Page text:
30 June 2009

Mindful vs. Mindless Eating

This post will catch me up on my one per month promise. You may have noticed that the post I did last month didn't count because it was just a bunch of links.

Fitness Black Book blog did a nice post about mindless eating and some of the studies that have demonstrated how external cues indirectly cause people to eat more.

You may recall that I posted about mindful eating some time ago.

I will reiterate part of what I said then:

"Fourth, eat only when you are hungry. People eat for reasons besides sustenance. Sometimes there is an emotional attachment to eating in which food is used to medicate one’s psyche. This is a type of addiction. Other times people eat because it just tastes sooooo good or they simply don’t want to waste food. If you find yourself using food for emotional support or overeating at special events, try to find a way to stop that."

I was traveling last week, visiting some friends. I found myself eating and drinking because it-was-time-to-eat-and-we-were-at-a-nice-restaurant-with-good-wine. I wasn't hungry. I ate and drank a lot anyway. I gained a nice layer of subcutaneous fat over muscles that had previously been visible. Not just from one meal, but from a whole week of similar temptations and behaviors.

This is especially a problem at restaurants. They give big portions because they can charge more for them. Then perhaps you eat all of it because it's a hassle to take it home or you don't want to bother. Buffet restaurants are impossible for many people. Holiday celebrations can also be a time of overeating. Don't succumb to the pressure to eat everything, but listen to your hunger and and take your time eating. Hunger is driven by a number of factors including empty stomach, and cells not receiving sufficient nutrients. You can get past the empty stomach part, but if your cells are not receiving enough fuel to do their jobs, it will eventually override your "willpower."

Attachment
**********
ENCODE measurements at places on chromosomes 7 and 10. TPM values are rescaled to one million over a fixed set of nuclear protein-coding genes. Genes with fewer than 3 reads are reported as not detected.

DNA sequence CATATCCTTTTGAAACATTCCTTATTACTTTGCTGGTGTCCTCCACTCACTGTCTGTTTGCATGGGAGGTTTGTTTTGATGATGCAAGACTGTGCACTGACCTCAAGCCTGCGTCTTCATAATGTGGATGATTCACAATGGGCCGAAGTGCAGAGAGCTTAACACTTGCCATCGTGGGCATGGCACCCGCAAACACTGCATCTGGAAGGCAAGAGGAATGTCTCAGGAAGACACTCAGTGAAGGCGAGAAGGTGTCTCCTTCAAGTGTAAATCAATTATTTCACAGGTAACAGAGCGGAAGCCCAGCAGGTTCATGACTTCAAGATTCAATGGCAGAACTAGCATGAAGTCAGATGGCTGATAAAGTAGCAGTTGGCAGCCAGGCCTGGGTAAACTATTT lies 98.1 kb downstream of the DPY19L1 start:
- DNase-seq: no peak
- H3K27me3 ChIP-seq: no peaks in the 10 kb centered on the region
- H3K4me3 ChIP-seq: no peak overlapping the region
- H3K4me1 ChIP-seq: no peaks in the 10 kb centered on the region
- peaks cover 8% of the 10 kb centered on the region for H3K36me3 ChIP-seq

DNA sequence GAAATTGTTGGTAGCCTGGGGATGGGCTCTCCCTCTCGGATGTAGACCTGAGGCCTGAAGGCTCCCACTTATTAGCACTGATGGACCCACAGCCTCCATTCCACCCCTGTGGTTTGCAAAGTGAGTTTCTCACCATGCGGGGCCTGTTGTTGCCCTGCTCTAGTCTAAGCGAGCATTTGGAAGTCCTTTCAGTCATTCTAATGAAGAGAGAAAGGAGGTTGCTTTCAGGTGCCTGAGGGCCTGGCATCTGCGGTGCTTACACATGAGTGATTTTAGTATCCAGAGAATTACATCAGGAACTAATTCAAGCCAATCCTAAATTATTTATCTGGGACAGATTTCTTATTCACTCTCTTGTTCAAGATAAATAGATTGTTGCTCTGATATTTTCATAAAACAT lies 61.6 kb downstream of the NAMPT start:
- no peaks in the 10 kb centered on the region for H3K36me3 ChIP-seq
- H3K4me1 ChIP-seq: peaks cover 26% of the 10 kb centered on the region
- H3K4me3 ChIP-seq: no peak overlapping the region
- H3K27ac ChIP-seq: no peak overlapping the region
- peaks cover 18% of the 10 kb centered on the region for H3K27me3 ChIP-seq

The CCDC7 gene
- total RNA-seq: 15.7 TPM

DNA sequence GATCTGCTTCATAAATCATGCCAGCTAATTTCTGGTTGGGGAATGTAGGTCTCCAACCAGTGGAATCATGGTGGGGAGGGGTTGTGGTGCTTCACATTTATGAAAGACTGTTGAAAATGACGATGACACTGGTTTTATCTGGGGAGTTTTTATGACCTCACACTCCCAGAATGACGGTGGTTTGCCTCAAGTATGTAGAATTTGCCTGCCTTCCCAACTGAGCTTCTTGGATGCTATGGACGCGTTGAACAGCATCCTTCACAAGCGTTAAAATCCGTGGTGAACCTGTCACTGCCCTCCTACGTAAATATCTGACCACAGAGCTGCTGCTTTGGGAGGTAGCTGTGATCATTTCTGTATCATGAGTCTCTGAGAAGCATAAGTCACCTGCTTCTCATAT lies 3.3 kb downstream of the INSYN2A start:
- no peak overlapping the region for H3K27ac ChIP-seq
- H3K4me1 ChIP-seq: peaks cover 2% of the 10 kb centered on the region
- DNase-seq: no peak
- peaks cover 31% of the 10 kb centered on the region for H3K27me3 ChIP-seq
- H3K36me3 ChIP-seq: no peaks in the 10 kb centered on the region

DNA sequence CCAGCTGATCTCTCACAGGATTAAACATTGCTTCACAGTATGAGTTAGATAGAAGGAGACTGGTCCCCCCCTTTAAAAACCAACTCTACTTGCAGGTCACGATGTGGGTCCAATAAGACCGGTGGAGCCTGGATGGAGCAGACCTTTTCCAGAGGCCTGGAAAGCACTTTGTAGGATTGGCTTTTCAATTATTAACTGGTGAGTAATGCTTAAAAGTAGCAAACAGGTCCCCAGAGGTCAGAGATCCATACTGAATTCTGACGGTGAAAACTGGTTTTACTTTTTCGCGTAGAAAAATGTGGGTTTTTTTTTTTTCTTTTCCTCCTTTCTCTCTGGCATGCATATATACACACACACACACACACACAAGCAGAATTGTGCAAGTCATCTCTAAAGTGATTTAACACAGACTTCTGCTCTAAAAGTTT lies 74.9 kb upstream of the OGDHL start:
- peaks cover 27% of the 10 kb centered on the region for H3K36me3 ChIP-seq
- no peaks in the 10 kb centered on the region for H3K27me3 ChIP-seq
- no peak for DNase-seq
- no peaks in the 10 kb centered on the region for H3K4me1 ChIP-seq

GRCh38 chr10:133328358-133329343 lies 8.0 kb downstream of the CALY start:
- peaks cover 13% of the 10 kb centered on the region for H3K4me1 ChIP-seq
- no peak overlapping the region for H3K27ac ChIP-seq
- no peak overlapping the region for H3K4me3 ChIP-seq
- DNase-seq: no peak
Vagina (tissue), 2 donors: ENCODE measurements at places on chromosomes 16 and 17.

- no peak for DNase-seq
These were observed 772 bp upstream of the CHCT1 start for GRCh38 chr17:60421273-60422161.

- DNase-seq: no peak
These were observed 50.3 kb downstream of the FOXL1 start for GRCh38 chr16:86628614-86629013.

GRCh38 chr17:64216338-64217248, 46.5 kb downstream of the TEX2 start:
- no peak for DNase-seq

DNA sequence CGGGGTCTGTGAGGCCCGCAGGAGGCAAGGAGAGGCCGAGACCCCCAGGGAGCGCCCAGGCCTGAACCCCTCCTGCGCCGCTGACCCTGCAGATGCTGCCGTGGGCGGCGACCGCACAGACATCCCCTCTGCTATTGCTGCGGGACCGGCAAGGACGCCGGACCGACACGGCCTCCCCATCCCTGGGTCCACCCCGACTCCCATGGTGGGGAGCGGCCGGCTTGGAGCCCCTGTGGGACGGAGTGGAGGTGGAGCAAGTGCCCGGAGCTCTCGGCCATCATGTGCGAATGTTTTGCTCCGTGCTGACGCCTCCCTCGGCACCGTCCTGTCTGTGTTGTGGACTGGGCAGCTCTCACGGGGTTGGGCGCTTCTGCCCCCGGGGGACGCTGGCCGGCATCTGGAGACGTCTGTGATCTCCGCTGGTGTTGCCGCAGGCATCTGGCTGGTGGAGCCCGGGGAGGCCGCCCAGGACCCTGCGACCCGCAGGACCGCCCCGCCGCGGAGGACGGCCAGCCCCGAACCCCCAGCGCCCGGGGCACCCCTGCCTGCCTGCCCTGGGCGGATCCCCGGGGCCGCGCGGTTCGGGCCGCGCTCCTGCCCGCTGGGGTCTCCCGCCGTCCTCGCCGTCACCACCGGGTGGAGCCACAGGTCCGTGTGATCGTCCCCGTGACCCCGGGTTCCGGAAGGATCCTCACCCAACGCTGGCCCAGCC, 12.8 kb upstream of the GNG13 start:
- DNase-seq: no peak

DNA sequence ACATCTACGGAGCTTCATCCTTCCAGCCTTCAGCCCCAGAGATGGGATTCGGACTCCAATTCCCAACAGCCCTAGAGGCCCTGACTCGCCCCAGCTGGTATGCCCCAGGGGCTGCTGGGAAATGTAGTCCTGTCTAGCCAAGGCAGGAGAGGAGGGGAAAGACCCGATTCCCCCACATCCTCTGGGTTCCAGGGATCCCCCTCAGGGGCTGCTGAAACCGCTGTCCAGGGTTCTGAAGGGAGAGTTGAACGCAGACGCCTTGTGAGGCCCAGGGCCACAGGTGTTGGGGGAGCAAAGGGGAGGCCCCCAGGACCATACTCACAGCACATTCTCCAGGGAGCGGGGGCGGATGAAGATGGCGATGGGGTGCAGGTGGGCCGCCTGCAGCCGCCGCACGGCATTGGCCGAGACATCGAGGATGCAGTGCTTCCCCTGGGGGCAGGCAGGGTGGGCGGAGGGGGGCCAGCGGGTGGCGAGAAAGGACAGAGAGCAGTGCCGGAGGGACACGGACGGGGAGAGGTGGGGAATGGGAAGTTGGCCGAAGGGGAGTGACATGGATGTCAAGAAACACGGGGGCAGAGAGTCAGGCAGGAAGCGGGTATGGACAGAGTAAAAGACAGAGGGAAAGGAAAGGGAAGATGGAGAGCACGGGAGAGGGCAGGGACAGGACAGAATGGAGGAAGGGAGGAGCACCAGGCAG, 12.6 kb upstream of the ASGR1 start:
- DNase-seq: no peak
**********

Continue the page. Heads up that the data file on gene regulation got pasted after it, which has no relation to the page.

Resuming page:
So in thinking about all this, I had a realization. Most people are in a pattern of eating at certain times in the day. We wake up and eat breakfast, then around noon have lunch, then finally at 7 in the evening we have dinner. It is important socially to have meals with other people and especially family. We get our three square meals on a set schedule. But in doing so, we lose the sense of our natural rhythms. We eat when we're not hungry, and we eat what is put in front of us. When that happens, we find ourselves complaining about problems with portion control.

What To Do Then

The solutions are obvious but there are two prerequisites: a body that is hormonally able to burn its own fat as fuel (low insulin environment) and mindfulness about eating when you do not feel hungry. Eat very lightly so you can fulfill the social needs without blowing your diet, or if you foresee a big meal coming up, skip the one before it or after it to compensate.

The other thing to think about is to consider your bad week as a break from your diet. This is actually a good thing as pointed out by Lyle McDonald.

Link to the book Mindless Eating by Brian Wansink

1 comment:

  1. John Briffa just posted on Mindful Eating.